“It basically tells us how many cells were turned on in a specific region of the brain in response to the drugs or Oreos,” said Schroeder.

They found that the Oreos activated significantly more neurons than cocaine or morphine.

“This correlated well with our behavioral results and lends support to the hypothesis that high-fat/ high-sugar foods are addictive,” said Schroeder.

That we derive more pleasure from consuming Oreos than from consuming cocaine or morphine is interesting, but it does not necessarily mean that consuming Oreos creates the pervasive neurological shift that constitutes addiction. (This is probably why the researchers only describe a “correlat[ion]” on this point.)

As someone without formal neuroscience training, my assessment of this study and the conclusions drawn from it certainly may be incorrect, but my criticism seems obvious, appropriate, and easily addressed (and remedied, if necessary). I do not mean to suggest that this Connecticut College group is the only scientific research team susceptible to this critique, as the popular science news contains plenty of examples. Maybe something that seems obvious– Why not compare Oreos and cocaine directly?– to a lay reader like me would never occur to the trained researchers because it is not a scientifically relevant inquiry. If the scientific community wants to present its work to a popular audience, however, it should shed the thin veneer of social justice concerns, which the Connecticut College group attempted to apply, and focus on addressing that audience’s natural curiosities, which are particularly likely to arise in response to sensational headlines like “Oreos as ‘addictive as cocaine.’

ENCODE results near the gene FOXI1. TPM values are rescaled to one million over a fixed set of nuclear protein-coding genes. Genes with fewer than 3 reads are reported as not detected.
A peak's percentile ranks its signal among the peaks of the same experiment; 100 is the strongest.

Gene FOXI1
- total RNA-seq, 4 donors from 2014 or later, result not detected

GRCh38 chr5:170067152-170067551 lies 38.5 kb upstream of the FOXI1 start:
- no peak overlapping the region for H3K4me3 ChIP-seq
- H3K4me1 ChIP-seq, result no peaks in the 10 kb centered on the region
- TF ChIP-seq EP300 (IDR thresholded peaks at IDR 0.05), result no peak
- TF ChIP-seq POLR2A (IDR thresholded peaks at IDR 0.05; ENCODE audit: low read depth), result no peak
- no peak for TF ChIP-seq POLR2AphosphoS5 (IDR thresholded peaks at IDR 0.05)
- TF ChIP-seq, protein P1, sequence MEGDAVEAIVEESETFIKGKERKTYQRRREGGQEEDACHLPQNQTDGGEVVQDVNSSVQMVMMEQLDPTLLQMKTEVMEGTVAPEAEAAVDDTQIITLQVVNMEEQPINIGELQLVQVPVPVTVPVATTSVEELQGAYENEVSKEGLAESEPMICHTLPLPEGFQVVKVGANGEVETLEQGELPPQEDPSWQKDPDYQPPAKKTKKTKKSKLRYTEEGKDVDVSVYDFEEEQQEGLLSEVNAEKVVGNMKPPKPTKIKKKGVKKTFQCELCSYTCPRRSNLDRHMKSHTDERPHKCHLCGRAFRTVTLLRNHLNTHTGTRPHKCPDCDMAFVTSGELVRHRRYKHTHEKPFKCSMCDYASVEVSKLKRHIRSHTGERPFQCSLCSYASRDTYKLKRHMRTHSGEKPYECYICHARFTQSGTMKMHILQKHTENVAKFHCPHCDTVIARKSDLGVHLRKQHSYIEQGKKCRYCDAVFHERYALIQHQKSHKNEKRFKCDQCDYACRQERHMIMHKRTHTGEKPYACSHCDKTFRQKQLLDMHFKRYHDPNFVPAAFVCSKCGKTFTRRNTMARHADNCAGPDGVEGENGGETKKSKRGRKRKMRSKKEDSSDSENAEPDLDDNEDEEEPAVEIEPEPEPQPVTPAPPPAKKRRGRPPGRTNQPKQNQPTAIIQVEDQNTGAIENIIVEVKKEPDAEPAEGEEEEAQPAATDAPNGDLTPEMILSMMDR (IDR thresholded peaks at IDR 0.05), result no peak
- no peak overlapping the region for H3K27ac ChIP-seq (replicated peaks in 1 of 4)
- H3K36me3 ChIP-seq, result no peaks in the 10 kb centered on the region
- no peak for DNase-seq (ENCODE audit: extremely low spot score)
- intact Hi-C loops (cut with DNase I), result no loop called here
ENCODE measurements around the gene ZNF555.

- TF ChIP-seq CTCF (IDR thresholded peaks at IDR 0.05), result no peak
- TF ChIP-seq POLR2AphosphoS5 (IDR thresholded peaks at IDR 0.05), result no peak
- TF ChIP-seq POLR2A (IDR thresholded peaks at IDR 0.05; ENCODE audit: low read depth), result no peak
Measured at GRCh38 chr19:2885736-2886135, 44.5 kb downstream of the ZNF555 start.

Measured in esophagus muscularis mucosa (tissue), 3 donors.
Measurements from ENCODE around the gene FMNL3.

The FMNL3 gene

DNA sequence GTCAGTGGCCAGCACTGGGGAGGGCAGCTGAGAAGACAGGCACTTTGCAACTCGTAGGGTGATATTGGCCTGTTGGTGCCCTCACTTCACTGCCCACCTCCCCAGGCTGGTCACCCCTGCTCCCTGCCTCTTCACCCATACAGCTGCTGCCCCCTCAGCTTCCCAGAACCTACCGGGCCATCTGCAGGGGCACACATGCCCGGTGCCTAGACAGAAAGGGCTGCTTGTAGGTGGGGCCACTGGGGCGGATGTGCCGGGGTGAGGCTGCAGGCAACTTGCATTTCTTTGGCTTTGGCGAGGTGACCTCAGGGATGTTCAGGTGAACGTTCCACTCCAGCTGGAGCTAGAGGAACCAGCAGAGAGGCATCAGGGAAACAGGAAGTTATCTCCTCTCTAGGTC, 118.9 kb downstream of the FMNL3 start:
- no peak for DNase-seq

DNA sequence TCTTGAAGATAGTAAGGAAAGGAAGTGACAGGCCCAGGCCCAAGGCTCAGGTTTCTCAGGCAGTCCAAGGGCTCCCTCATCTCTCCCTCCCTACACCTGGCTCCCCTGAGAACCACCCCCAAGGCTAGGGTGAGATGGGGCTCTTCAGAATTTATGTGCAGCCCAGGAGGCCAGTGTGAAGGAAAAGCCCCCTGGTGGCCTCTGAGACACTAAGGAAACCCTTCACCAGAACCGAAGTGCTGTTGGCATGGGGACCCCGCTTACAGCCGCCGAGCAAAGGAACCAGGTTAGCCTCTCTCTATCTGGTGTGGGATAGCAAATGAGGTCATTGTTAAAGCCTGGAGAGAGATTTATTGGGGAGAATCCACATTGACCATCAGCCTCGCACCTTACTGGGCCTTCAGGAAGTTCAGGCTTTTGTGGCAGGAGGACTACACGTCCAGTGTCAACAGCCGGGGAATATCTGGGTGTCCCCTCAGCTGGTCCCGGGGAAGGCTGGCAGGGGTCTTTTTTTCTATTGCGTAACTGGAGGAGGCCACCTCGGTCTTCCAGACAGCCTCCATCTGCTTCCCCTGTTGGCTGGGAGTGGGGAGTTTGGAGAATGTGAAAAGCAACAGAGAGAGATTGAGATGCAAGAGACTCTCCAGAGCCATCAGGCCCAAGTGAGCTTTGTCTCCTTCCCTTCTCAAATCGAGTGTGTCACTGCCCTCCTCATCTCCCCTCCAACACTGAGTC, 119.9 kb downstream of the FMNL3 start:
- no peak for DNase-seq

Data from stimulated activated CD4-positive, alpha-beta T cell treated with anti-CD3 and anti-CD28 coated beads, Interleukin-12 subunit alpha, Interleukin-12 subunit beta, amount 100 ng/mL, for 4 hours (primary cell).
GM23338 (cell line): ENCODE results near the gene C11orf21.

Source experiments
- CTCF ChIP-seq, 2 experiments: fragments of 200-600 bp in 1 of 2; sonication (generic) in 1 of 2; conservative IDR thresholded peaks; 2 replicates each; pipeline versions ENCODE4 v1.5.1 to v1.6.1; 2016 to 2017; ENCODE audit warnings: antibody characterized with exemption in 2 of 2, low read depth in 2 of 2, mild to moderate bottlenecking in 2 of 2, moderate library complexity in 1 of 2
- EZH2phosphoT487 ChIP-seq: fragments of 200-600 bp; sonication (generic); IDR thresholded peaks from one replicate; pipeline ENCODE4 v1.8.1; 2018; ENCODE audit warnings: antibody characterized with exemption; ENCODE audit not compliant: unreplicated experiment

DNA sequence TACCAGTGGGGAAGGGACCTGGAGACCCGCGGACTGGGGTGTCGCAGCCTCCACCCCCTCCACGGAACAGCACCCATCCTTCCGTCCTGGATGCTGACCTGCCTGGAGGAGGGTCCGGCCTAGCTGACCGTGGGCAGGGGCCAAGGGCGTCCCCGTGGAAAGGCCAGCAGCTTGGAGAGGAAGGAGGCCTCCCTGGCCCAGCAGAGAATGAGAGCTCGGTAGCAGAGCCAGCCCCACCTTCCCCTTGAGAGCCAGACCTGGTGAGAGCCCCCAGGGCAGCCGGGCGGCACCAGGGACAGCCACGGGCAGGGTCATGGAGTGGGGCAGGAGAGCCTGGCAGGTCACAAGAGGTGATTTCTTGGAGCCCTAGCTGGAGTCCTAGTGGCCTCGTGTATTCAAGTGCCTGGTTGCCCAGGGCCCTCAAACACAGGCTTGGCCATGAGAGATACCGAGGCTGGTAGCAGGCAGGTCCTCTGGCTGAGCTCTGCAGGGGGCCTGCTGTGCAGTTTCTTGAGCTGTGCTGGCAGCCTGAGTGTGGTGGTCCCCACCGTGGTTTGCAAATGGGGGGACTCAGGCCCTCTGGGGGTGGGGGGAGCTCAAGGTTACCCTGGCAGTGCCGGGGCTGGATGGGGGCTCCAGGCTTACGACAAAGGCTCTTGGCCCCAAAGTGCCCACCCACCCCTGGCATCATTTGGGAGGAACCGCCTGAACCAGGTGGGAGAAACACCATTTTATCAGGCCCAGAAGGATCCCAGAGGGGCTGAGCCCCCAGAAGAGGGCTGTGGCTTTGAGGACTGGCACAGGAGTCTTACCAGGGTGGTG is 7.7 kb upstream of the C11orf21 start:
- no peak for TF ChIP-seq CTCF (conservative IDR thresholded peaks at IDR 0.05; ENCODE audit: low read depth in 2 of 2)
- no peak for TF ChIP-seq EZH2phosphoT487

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  1. October 16, 2013 at 7:00 pm | #1

    Agree of course. I should also point out that reading this made me want to acquire oreos for my own consumption.

    My understanding was that sugar and/or fat has already been shown to be addictive (resulting in quantifiable and permanent changes in the brain). Therefore all one should have to do with oreos is read the back, realize that they are mostly fat and sugar, and conclude that they are addictive.

    As for the greater point (the title) I think this is a disappointing experiment. Was their intention to probe every snack food? Every food? And if so they will need something more quantitative than “prefer to rice cakes” because I suspect that mice will end up preferring almost every sugary fatty snack food to rice cakes.

    My second point on the title has to do with what their goal was with this research. If it was to confirm that fatty, sugary foods are addictive then, well, they sort of kind of did that for one case (although you could imagine that oreos have some super special combination of regular stuff that is particularly addictive. I doubt it unless it has to do with crunchiness and squishiness, but I suspect that the mice are fed some kind of ground up stuff anyways). If it was to test oreos in particular then a selection rationale should be listed as to why the researchers believe that they are more problematic than other things. My problem is that it looks like they began this experiment without any thought as to what might happen with the outcome. It seems clear to a layperson that rats are going to target the sugary, fatty food. This is what they did. This is an effect that has already been (somewhat) quantified in actual humans. I don’t see this experiment as being “flawed” as you say, rather as irrelevant.